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The Constant Wife

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  The Asolo’s The Constant Wife offers some sharp amusement at marriage’s expense.   By Kay Kipling   The Asolo Repertory Theatre has long had a reputation for being especially good at period costume dramas and drawing-room comedies of manners. So it’s no surprise that its current production in rotating rep, W. Somerset Maugham’s The […]

December 10, 2007


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The Asolo’s The Constant Wife offers some sharp amusement at marriage’s expense.
 
By Kay Kipling
 
The Asolo Repertory Theatre has long had a reputation for being especially good at period costume dramas and drawing-room comedies of manners. So it’s no surprise that its current production in rotating rep, W. Somerset Maugham’s The Constant Wife, is elegantly turned out, with all the production values—smashing set by Eric Flatmo, stylish togs by costume designer Katherine Roth—firmly in place.
 

What might be surprising once you stop just looking at the piece (which debuted 80 years ago) and start listening to it is how cynical—or perhaps just realistic—Maugham’s take on upper middle class mores and marriage is. The plot revolves around happily married Constance Middleton (Dana Green), whose conventional mother (Carolyn Michel) and busybody sister (Jessi Blue Gormezano) have differing opinions on whether or not to inform Constance of the infidelity of husband John (Bryan Torfeh) with good friend Marie-Louise (Julie Lachance). Mother believes not; after all, Constance “sleeps well, eats well and dresses well, and she’s losing weight. No woman can be unhappy in those circumstances.”

 

John G. Preston, Bryan Torfeh and Dana Green in the Asolo Rep’s The Constant Wife.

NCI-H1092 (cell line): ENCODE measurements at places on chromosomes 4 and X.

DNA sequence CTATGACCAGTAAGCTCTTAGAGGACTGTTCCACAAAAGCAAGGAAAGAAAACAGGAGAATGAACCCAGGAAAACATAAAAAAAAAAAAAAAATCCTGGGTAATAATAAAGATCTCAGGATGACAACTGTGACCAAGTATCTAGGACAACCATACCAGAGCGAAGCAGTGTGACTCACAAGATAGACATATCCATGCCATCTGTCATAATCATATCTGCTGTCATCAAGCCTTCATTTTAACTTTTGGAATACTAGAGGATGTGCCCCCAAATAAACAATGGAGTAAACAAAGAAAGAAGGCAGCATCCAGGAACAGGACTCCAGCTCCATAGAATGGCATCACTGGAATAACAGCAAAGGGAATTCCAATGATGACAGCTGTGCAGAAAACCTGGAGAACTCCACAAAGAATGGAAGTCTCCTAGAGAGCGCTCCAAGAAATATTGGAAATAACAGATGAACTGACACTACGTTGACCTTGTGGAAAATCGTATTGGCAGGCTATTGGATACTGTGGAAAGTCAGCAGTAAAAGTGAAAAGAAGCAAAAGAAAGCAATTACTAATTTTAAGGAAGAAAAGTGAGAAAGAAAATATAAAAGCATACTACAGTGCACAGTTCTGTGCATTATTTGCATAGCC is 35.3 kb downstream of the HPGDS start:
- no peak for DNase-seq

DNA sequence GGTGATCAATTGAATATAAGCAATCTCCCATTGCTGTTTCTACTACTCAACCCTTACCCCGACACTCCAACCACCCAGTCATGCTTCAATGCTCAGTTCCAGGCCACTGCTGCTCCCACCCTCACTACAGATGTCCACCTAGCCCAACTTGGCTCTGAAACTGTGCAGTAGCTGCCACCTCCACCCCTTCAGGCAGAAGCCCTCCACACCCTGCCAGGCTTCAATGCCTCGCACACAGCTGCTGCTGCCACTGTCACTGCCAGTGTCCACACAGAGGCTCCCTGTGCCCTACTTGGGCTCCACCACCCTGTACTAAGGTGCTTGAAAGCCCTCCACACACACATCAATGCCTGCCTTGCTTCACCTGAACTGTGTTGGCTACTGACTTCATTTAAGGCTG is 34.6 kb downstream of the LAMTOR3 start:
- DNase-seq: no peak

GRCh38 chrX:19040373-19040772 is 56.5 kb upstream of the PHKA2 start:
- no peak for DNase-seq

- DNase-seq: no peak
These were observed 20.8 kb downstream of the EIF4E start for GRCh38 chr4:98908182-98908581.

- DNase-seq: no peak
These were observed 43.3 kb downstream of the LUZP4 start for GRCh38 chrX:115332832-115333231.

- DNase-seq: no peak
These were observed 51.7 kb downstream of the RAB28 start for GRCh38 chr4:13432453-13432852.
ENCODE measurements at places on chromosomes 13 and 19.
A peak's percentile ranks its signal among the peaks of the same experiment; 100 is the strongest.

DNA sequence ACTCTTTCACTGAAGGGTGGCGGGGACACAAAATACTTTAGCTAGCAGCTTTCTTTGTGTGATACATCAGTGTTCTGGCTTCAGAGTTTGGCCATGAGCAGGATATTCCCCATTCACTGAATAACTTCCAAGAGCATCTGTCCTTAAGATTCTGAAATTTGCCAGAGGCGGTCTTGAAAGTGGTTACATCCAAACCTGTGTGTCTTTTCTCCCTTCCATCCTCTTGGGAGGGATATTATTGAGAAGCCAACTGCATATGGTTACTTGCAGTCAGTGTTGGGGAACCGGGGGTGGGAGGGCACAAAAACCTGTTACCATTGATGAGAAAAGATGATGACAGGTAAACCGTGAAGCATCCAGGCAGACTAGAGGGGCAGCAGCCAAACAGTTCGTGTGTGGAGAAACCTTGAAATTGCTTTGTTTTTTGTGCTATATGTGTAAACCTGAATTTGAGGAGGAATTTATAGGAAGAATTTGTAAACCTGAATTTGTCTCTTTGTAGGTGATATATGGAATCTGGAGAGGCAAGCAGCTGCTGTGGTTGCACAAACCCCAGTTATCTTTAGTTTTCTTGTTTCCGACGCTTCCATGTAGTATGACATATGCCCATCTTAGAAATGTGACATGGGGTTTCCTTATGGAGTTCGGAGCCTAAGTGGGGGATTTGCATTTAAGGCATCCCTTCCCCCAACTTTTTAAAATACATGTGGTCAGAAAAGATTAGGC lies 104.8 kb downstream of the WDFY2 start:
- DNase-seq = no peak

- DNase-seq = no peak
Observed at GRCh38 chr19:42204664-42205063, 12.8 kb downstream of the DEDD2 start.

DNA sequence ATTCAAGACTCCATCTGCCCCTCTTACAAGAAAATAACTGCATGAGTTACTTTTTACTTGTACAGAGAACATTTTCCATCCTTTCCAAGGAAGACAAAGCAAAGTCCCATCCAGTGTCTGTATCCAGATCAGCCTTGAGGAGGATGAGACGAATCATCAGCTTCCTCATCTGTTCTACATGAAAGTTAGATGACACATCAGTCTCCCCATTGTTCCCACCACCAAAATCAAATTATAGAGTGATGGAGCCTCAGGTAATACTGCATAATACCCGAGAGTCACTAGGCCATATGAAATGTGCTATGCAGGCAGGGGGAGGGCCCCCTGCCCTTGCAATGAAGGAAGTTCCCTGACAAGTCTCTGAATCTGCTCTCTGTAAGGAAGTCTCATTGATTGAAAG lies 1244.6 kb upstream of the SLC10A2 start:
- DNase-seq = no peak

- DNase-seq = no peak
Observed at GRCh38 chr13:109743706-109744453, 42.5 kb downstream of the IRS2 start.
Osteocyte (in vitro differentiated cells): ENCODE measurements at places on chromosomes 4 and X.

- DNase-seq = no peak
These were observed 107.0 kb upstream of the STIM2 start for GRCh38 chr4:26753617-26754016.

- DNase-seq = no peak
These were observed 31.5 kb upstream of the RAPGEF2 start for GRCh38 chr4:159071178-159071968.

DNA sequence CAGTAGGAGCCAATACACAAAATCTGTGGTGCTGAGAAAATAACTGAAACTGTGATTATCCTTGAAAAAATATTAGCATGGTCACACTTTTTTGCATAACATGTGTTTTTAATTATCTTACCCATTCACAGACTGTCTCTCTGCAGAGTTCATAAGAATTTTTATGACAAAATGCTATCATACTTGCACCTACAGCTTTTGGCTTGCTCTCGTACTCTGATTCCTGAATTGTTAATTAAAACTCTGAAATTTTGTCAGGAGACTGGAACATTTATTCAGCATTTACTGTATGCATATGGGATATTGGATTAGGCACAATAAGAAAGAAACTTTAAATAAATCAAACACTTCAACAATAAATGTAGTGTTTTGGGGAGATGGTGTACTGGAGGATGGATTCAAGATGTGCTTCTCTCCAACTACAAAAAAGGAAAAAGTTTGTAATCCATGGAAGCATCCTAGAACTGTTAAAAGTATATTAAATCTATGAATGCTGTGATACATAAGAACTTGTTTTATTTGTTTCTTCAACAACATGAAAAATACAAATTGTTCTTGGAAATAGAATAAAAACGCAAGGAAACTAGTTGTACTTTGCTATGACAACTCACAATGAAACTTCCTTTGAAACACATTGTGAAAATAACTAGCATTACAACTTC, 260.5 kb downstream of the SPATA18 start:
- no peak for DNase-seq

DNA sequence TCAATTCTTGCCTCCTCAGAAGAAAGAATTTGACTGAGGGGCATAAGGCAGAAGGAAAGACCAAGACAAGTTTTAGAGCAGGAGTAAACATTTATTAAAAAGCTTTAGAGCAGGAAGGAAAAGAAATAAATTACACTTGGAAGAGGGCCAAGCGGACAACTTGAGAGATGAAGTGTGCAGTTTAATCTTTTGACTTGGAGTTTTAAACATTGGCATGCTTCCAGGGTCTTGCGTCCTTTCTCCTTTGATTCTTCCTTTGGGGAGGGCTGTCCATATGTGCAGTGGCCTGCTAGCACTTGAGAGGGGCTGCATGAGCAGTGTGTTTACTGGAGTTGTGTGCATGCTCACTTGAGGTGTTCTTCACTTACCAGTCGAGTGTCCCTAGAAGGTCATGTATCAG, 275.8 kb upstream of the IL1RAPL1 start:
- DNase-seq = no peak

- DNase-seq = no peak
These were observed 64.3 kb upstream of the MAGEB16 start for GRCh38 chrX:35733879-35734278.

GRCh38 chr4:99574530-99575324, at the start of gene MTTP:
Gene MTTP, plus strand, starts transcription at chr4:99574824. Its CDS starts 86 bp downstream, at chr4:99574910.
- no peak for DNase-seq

Sister, on the other hand, feels it her duty to inform Constance of the truth. Friend Barbara (Sameerah Luqmaan-Harris) merely wants to lend a helping hand if Constance should find herself in need of a separate income. And Constance’s old boyfriend Bernard (John G. Preston) just might have some comfort to give as well.
 
The setup of the first 90 minutes of the show leads to the climactic moment when John’s affair is revealed, thanks to the sudden appearance of cuckolded Mortimer (Douglas Jones). But—surprise, surprise—turns out Constance knew all along. And, in her eminently practical way, she saw no need to upset the apple cart of her comfortable and cheerful existence. What happens later, when Constance decides her future path, may have been shocking in 1927; it still holds a little thrill for us today—as well as an opportunity for self-examination.
 
The cast, well directed by Mark Rucker, is smartly up to the task of delivering Maugham’s boatload of clever lines with the type of British 1920s flair required. (It’s a bit jarring to the group dynamic to see young Lachance, an FSU/Asolo Conservatory student, paired with the older Jones, though.) Dana Green is thoroughly in charge in the wonderfully written role of Constance, confidently dealing with the other characters’ demands at every turn (a minor irritation is the too frequent clasping of her hands in front of her). And Torfeh and Michel also skate across this ultra-sophisticated and dialogue-packed world with ease.
 
The Constant Wife continues in rep through March 12; call 351-8000 or go to asolo.org for tickets.